Tuesday, June 21, 2011

Innate Euclidean geometry.

This report from Izard et al. is kind of neat:
Kant argued that Euclidean geometry is synthesized on the basis of an a priori intuition of space. This proposal inspired much behavioral research probing whether spatial navigation in humans and animals conforms to the predictions of Euclidean geometry. However, Euclidean geometry also includes concepts that transcend the perceptible, such as objects that are infinitely small or infinitely large, or statements of necessity and impossibility. We tested the hypothesis that certain aspects of nonperceptible Euclidian geometry map onto intuitions of space that are present in all humans, even in the absence of formal mathematical education. Our tests probed intuitions of points, lines, and surfaces in participants from an indigene group in the Amazon, the Mundurucu, as well as adults and age-matched children controls from the United States and France and younger US children without education in geometry. The responses of Mundurucu adults and children converged with that of mathematically educated adults and children and revealed an intuitive understanding of essential properties of Euclidean geometry. For instance, on a surface described to them as perfectly planar, the Mundurucu's estimations of the internal angles of triangles added up to ∼180 degrees, and when asked explicitly, they stated that there exists one single parallel line to any given line through a given point. These intuitions were also partially in place in the group of younger US participants. We conclude that, during childhood, humans develop geometrical intuitions that spontaneously accord with the principles of Euclidean geometry, even in the absence of training in mathematics.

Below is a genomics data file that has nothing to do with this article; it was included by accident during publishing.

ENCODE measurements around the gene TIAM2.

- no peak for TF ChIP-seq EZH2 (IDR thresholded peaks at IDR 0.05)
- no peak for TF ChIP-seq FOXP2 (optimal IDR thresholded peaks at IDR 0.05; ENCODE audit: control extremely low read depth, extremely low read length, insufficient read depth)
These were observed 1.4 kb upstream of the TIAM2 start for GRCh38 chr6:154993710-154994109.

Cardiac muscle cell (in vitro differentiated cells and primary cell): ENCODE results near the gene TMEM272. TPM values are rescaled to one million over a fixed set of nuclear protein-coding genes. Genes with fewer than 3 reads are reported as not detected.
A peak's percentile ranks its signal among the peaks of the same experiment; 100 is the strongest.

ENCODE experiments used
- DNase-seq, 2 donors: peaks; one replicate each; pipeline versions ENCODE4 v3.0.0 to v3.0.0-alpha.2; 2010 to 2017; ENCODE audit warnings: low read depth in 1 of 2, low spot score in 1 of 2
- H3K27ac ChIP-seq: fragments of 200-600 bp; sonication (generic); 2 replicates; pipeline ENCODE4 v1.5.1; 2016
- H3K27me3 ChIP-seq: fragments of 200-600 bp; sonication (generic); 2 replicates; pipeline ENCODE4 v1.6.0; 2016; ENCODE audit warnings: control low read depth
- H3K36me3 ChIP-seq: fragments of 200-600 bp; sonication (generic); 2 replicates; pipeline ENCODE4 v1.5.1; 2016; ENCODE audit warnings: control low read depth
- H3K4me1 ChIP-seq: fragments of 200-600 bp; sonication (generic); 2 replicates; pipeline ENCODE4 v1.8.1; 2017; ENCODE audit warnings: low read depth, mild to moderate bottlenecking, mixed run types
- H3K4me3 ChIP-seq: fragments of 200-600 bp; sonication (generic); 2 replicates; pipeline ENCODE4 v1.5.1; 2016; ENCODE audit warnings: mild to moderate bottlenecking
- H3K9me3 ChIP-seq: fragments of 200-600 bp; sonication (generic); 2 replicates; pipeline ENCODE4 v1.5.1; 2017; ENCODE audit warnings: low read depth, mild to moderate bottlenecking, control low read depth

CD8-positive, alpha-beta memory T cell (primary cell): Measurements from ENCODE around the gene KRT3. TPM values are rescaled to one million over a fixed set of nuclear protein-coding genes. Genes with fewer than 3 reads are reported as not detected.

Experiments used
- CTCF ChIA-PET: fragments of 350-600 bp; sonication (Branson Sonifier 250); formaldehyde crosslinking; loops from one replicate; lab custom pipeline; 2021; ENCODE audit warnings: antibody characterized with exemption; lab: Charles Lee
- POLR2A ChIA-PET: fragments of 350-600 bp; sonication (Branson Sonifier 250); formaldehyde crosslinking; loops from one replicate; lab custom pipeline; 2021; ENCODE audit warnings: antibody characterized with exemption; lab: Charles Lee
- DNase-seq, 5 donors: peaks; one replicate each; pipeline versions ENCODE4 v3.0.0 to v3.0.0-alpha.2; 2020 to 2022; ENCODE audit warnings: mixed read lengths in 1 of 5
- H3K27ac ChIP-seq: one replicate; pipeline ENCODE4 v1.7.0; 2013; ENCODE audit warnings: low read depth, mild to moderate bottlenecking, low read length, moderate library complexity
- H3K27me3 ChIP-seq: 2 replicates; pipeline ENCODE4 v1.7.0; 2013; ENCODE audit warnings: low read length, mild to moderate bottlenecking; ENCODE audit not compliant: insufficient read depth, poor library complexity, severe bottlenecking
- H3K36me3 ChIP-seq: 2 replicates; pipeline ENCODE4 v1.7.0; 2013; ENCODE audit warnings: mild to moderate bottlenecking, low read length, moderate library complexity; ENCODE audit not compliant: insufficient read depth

Added note: Galina Miklosic has done a translation of this post into Ukrainian.

1 comment:

  1. What's an "an a priori intuition" to neuroscience anyway?

    I'd be interested to know how the authors concluded that the intuitions develop during childhood and aren't wired in, or rather, that the capacity to develop Euclidean spacial model of the world is wired in. Once you have a capacity for (Euclidean) 3d modelling, the "intuitions" are actually more like directly observable facts, observed either internally or externally.

    It would be interesting to spend some time in a non-Euclidean world and see how well we adapted and it felt.